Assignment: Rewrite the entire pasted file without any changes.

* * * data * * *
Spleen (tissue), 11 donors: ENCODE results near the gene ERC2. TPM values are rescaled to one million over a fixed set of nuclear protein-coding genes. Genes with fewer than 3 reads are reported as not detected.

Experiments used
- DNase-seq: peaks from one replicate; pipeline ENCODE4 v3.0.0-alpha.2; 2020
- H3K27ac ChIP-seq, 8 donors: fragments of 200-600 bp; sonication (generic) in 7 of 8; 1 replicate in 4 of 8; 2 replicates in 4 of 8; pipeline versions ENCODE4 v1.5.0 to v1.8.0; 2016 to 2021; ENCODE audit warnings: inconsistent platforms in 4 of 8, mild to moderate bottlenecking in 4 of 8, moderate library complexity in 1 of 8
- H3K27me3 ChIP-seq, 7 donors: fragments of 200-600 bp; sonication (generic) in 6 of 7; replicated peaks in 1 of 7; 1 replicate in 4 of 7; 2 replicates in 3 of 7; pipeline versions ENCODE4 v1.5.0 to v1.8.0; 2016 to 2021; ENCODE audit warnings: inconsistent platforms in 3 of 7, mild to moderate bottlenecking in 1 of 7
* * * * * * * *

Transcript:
Spleen (tissue), 11 donors: ENCODE results near the gene ERC2. TPM values are rescaled to one million over a fixed set of nuclear protein-coding genes. Genes with fewer than 3 reads are reported as not detected.

Experiments used
- DNase-seq: peaks from one replicate; pipeline ENCODE4 v3.0.0-alpha.2; 2020
- H3K27ac ChIP-seq, 8 donors: fragments of 200-600 bp; sonication (generic) in 7 of 8; 1 replicate in 4 of 8; 2 replicates in 4 of 8; pipeline versions ENCODE4 v1.5.0 to v1.8.0; 2016 to 2021; ENCODE audit warnings: inconsistent platforms in 4 of 8, mild to moderate bottlenecking in 4 of 8, moderate library complexity in 1 of 8
- H3K27me3 ChIP-seq, 7 donors: fragments of 200-600 bp; sonication (generic) in 6 of 7; replicated peaks in 1 of 7; 1 replicate in 4 of 7; 2 replicates in 3 of 7; pipeline versions ENCODE4 v1.5.0 to v1.8.0; 2016 to 2021; ENCODE audit warnings: inconsistent platforms in 3 of 7, mild to moderate bottlenecking in 1 of 7